Paris Day Trips

Eating through Paris's Canal St Martin

I had my first passing encounter with the Canal St. Martin back in March of this year when I was in Paris for the day with my French-speaking expat friend Angela.   We started our day having coffee at the Hotel du Nord (102 quai de Jemmapes), the epicenter of this popular bohemian neighborhood.   Engrossed in conversation, I don’t remember much about the coffee but I do remember taking pictures of the beautiful tile floor and mentally recording that this was Angela’s favorite neighborhood in Paris.  I determined then to come back. 

This past Thursday was that day.  My impression of the 10th arrondisement up until Angela’s swoon was that it was home to two of Paris’s main train stations – the Gare du Nord and  the Gare de ‘Est – and therefore best to be avoided.  Tis true that there’s a lot of unsavoriness around those quarters, but a quick walk east from the Gare de ‘Est through the Jardin Villemin lands you right in the heart of the happening section of the 4.5 km long Canal.  I first headed north on the Canal towards Place de Stalingrad, but unless its exercise you’re after – that would be the wrong direction.  Everything worth seeing in the neighborhood is tightly compacted south between Rue Des Recollets and Rue Du Faubourg du Temple and straddles a few streets deep on both sides of the Canal meaning you have a nice manageable area to master.   (The goal posts are Boulevard de Magneta to the east Rue Saint Maur to the west.)  It was my lightest walking Paris day and truly the only day where I never got lost.

In the spirit of truthiness, the waterway itself for me was honestly a little underwhelming.  The still operational hydraulic life bridges were a fun throwback to a different time, but there’s something very sad and angst producing about non-moving water.   With traffic whizzing by on both sides of the Canal, even with the bordering of trees in fall colors, it’s loud and a bit scruffy by day.  Unlike along the Seine, I saw no lovers on a midday stroll.   On the plus side, it’s less crowded than many other parts of the city and though home to a hipster crowd (especially at night with bars and clubs) it’s not overrun by them.  It’s a neighborhood in that sweet spot of gentrification where everyone still seems welcome and beauty remains in the eye of the beholder.


However, what might be lost in visual appeal is more than made up for in food options.  Nowhere else in Paris have I seen more cool coffee shops, bakeries, ethnic eats, traditional bistros, and chic bistros clustered so close together.  It felt a bit like the fashionable Shoreditch area of East London, albeit a smaller footprint with less curbside appeal.  I researched where to eat and drink from several local Paris blogs and sampled a lot.   There really aren’t any sites or museums to see in the area – so you won’t feel any guilt about missing something when you’re hanging out in your third café.   There is also boutique shopping in the neighborhood notably around Rue Beaurepaire and Rue de Marseille that I casually checked out, but any peek at my closet would prove I gravitate towards chasing another coffee shop over shoes any day.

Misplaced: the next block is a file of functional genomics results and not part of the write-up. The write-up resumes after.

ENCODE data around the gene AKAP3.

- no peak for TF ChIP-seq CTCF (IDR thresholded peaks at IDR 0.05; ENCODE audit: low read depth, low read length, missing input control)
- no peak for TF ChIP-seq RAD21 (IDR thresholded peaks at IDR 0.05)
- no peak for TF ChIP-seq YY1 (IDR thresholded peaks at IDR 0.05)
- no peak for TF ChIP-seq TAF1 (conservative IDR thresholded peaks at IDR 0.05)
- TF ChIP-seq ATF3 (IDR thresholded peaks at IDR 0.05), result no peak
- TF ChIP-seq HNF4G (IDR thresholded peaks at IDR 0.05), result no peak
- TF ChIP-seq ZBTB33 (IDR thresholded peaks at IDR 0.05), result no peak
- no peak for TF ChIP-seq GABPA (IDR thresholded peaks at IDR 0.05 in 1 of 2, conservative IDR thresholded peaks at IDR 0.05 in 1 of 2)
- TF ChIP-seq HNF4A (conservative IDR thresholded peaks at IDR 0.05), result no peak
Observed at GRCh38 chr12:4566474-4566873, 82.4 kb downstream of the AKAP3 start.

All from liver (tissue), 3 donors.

Here’s what I sampled :

Ten Belles (10, Rue de la Grange aux Belles).  It’s a minor let down when your first destination is even smaller than described and across the street from a laundry mat, but any place that announces where your coffee beans are from (mine were from Kenya) deserve a second look.  On that second look, I spotted some homemade scones on the pint size service counter and killer granola (high praise from this granola snob) on the table I almost took down while standing in line.  Not necessarily a place for journal writing, it is definitely, definitely a place to throw around your bean knowledge and nibble on whatever they are serving.  Chez Adele (10, Rue de la Grande aux Belles), a well-lived in spot for live music is next door as is the Pink Flamingo (67 Rue Bichat), a late night pizza joint where the most popular pizza is called “L’Obama.”  Quiet for most of the day, you could tell that come evening this corner would be hopping.

Holybelly (19, rue Lucien Sampaix).  Porland has come to Paris.  “Is it local?” you ask yourself. According to the menu, not just fresh and local, also nothing frozen or microwaved.   BAM to France’s industrial food reputation!  Serious coffee + serious breakfast.  And when I mean serious breakfast I don’t mean soft boiled eggs and toast.  I mean pancakes and eggs with sides.  I didn’t eat because I was still digesting my scones but was so profoundly moved seeing the hearty pancakes lathered in butter and real maple syrup and smelling authentic bacon that I accidentally oversugared my cappuccino.  Conveniently opened on weekends for hangovers.  Closed Tues and Wed.  Be prepared to hear an abundance of English.  Bob’s Juice Bar (15, rue Lucien Sampaix.)  Just a few doors down the street from Holybelly is this organic juice bar that also serves food.  Go for the juice (so I hear), not the ambiance.